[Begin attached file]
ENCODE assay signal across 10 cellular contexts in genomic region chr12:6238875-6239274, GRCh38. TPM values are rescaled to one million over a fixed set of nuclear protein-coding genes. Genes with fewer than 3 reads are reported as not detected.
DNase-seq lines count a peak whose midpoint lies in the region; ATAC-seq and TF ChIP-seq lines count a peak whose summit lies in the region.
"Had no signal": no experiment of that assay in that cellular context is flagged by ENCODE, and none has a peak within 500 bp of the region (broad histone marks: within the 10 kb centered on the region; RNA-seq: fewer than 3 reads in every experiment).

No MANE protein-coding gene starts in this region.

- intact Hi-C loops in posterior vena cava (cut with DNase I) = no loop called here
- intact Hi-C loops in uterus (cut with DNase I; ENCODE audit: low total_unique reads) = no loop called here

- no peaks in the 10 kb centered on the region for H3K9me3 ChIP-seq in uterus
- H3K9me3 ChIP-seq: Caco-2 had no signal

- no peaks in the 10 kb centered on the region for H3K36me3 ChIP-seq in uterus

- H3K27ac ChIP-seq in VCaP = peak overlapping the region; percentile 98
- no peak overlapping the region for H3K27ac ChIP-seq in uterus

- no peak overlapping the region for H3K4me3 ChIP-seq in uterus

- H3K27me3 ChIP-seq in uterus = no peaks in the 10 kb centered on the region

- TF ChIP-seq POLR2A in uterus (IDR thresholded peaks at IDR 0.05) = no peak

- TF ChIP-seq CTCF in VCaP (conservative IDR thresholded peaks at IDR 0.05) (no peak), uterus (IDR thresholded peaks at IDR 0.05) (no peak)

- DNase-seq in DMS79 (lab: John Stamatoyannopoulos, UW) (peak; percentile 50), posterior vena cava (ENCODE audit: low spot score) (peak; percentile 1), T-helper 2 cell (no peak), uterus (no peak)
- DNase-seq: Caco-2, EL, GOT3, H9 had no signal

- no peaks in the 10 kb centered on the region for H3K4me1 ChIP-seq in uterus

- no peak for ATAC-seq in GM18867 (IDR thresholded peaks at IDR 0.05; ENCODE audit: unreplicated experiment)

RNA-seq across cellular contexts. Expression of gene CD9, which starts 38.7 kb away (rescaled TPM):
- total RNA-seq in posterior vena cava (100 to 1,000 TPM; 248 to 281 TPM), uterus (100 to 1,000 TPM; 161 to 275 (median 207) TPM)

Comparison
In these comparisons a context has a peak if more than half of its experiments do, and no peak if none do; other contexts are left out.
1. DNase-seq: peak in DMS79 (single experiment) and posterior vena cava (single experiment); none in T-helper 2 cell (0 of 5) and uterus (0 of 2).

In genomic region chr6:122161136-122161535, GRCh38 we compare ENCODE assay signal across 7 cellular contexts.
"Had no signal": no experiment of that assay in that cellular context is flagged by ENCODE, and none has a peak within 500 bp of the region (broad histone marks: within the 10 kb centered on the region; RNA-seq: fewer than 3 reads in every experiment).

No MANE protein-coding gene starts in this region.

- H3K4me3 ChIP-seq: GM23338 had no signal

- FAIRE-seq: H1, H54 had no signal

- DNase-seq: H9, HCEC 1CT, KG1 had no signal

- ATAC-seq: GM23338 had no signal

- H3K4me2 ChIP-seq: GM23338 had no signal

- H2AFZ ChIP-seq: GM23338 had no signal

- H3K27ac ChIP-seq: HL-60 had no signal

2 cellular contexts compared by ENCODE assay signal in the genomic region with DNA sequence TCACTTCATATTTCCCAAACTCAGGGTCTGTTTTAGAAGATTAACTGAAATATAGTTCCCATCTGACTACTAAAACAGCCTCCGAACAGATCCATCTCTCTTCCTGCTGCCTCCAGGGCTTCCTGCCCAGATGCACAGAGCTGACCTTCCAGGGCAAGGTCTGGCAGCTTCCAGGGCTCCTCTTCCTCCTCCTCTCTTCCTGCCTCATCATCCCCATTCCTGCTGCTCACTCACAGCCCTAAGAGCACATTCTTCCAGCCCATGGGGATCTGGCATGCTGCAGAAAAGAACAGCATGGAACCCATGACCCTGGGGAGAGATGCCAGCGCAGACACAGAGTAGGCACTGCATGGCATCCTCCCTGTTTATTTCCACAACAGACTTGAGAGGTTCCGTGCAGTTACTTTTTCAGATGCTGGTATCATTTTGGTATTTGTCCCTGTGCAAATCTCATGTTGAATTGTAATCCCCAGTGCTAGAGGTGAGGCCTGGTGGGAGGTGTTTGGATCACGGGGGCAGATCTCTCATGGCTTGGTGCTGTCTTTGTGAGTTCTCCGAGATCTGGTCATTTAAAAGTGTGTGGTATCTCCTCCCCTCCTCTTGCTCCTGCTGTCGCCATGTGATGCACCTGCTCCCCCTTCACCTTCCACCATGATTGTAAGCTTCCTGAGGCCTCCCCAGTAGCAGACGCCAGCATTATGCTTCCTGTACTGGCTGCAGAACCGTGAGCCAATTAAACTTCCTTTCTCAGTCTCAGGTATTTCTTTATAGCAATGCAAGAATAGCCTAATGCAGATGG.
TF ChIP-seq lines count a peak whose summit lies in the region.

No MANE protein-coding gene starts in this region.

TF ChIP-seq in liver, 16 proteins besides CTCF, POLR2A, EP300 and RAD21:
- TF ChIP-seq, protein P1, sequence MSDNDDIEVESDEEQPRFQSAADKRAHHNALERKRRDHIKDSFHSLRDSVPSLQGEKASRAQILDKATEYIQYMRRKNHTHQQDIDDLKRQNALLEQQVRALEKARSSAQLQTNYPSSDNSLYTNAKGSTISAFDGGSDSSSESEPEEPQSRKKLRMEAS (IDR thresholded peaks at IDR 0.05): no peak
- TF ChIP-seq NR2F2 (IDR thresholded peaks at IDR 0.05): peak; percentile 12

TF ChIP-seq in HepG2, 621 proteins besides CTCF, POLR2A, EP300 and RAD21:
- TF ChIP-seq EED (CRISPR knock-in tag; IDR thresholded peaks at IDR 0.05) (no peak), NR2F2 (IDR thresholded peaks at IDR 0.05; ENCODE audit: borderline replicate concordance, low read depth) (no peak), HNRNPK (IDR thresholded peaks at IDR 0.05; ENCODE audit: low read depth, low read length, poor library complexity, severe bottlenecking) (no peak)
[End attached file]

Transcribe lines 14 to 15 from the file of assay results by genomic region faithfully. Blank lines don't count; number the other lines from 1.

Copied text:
- TF ChIP-seq POLR2A in uterus (IDR thresholded peaks at IDR 0.05) = no peak

- TF ChIP-seq CTCF in VCaP (conservative IDR thresholded peaks at IDR 0.05) (no peak), uterus (IDR thresholded peaks at IDR 0.05) (no peak)